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Biomedical Waste (Management and Handling) Rules, 2016
Any waste produced during the diagnosis, treatment, or immunization of humans or animals, or during related research activities, as well as during the manufacture or testing of biological products in health camps, is referred to as biomedical waste in the Biomedical Waste Management Rules, 2016, which were published. With proper segregation, collection, and treatment, biomedical waste can be disposed of without harming the environment or health care employees.
What is Bio-medical Waste?
The waste coming out from largely from the hospital and other such medical clinics is referred as bio-medical waste. For example, gloves, dressings, swabs, needles, scalpels, disinfectants, solvents, expired or unused drugs, vaccines, and other pharmaceutical products that can have negative impacts on human health and the environment. Biomedical waste is extremely dangerous and can result in fatal or life-threatening infections, making it a problem that affects the entire world. To decrease the potential health repercussions, biomedical waste management is crucial.
The term "biomedical waste" refers to materials utilized in healthcare institutions for treatment and study, including anatomical waste from humans and animals as well as medical equipment like needles and syringes.
In medical facilities such as hospitals, nursing homes, pathological laboratories, blood banks, etc., this waste is produced during the diagnostic, treatment, or immunization process.
Types of Bio-medical Waste
Four color groups are used to categorize biomedical waste −
This category of waste includes things like human anatomical waste, animal anatomical waste, soiled waste, expired or discarded waste, chemical waste, chemical liquid waste (separate collection system leading to effluent treatment system), discarded linen, mattresses, and beddings contaminated with blood or bodily fluids, as well as waste from clinical laboratories for microbiology, biotechnology, and other purposes.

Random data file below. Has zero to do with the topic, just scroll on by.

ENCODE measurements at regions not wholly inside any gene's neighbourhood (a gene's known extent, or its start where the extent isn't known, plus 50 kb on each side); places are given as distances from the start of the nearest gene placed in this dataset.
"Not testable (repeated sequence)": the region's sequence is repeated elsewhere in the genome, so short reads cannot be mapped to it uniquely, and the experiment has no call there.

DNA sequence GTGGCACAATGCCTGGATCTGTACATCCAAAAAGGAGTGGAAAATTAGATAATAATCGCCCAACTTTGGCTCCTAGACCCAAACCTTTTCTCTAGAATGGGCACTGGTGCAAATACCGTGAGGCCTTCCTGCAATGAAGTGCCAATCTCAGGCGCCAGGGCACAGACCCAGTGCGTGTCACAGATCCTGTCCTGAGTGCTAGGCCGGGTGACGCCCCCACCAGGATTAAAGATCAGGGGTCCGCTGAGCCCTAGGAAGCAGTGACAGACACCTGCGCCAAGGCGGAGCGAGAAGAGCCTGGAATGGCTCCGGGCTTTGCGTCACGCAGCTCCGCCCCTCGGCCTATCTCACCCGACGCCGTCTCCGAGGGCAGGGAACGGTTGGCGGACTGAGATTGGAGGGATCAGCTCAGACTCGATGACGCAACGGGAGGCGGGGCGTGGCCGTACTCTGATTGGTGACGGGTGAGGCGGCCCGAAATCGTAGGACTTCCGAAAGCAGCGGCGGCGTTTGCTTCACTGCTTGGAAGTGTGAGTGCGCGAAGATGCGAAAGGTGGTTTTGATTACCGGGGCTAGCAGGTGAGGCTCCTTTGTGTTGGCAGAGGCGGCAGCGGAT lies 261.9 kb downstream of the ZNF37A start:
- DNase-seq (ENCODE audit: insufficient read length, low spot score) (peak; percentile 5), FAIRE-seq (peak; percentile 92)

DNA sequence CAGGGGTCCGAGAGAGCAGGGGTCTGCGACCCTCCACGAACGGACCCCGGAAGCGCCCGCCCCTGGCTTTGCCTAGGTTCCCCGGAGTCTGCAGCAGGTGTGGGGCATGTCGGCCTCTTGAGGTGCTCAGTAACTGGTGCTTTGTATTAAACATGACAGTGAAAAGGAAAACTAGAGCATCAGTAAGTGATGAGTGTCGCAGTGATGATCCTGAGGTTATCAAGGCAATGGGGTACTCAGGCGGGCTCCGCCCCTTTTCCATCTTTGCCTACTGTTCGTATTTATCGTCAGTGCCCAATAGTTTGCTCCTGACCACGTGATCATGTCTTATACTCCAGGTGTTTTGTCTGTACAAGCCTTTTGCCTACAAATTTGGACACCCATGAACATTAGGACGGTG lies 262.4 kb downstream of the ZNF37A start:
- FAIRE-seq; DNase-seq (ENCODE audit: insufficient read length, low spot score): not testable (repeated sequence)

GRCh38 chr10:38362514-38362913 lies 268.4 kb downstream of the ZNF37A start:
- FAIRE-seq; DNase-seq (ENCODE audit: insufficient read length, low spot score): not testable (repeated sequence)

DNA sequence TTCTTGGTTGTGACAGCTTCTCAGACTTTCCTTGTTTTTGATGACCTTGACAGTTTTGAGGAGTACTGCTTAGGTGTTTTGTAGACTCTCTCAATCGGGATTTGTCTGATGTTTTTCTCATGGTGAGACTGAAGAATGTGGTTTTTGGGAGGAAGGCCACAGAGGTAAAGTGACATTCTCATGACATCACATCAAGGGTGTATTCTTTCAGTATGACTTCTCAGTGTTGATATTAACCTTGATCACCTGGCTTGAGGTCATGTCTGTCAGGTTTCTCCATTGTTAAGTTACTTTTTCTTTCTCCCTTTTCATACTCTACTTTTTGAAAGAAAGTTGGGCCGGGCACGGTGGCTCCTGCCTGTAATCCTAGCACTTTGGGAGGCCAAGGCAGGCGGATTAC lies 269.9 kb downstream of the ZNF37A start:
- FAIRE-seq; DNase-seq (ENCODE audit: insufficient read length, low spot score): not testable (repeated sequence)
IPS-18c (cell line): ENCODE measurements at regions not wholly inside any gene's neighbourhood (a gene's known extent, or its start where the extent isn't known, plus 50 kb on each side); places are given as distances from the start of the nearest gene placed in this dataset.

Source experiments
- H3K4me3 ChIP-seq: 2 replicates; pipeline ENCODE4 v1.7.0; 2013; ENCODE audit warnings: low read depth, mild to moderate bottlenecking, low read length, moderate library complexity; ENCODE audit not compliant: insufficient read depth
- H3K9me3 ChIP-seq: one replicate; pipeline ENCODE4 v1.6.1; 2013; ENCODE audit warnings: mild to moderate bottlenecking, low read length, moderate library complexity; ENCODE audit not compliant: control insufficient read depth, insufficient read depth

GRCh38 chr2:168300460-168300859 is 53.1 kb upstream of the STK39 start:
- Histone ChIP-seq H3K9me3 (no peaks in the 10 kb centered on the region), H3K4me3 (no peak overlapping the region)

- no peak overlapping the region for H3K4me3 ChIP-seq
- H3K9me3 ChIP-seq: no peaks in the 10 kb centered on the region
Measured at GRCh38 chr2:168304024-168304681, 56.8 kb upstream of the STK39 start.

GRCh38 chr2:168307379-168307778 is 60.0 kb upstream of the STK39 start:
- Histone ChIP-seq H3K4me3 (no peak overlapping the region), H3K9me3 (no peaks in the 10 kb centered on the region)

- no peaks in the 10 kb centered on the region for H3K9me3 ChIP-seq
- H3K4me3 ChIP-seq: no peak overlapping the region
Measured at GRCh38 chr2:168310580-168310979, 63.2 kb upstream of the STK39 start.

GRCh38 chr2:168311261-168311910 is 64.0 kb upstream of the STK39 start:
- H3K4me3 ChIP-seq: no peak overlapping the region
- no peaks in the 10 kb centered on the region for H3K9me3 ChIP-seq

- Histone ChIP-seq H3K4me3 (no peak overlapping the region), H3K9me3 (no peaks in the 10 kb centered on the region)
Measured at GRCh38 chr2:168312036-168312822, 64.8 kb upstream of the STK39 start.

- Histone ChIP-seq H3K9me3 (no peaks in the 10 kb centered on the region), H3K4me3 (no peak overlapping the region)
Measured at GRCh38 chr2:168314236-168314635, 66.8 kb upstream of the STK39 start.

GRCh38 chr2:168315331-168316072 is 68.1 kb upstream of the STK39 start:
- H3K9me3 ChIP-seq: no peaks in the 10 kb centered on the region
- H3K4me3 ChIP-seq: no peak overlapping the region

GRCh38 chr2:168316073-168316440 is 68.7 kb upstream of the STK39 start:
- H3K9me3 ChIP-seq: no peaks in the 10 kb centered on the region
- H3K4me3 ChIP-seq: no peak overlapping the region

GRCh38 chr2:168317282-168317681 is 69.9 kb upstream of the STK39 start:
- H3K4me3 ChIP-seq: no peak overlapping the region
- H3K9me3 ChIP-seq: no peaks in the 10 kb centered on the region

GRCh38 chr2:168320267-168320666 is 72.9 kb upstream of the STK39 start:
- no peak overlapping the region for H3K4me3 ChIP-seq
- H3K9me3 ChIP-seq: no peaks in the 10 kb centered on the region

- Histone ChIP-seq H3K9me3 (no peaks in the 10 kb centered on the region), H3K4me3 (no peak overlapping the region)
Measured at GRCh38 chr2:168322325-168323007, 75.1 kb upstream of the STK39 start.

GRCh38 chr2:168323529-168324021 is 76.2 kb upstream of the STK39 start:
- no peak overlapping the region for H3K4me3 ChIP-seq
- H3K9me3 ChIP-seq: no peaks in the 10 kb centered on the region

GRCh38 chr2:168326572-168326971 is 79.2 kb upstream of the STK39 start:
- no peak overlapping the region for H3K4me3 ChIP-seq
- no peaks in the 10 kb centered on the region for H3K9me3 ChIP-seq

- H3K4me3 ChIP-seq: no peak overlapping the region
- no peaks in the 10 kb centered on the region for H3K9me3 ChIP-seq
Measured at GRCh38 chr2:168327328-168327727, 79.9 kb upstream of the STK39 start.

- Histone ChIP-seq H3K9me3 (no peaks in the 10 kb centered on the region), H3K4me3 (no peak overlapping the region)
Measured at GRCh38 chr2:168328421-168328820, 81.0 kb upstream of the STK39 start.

Garbage produced by disposable products such tubing, bottles, intravenous tubes and sets, urine bags, syringes, and gloves falls under this category. It also contains contaminated recyclable waste.
It comprises metals and sharps waste (includes used, contaminated and discarded metal sharps)
This category includes metallic body implants as well as broken, tainted, or discarded glass.
What are Biomedical Waste Rules, 2016?
Under the Environment (Protection) Act of 1986, the Ministry of Environment & Forests (MoEF) published the Bio-Medical Waste (Management and Handling) Rules, 1998.
In order to implement the authority granted by Sections 6, 8, and 25 of the Environment (Protection) Act of 1986 and to replace the Bio-Medical Waste (Management and Handling) Rules of 1998 and any subsequent amendments thereto, the Central Government published the Bio-Medical Waste Management Rules, 2016.
In order to improve the collection, segregation, treatment, and disposal facilities of biomedical waste produced by hospitals and laboratories and to lessen environmental pollution, the Government of India decided to publish a new set of regulations in 2016 under the name Biomedical Waste Management Rules, 2016, superseding the previous one with various changes and additions.
Salient Features of BWM Rules, 2016
Major features are −
The scope of the regulations has been widened to cover any healthcare-related activity, such as immunization camps, blood donation camps, and surgical camps;
Within two years, phase out the usage of chlorinated plastic gloves, bags, and bags for blood;
Onsite disinfection or sterilization of laboratory waste, microbiological waste, blood samples, and blood bags in accordance with WHO or NACO guidelines;
Provide all of its healthcare professionals with training and routine immunizations;
Establish a bar-code system for disposal of biomedical waste contained in bags or containers;
The new regulations provide stricter requirements for incinerators in order to lower environmental pollution emissions;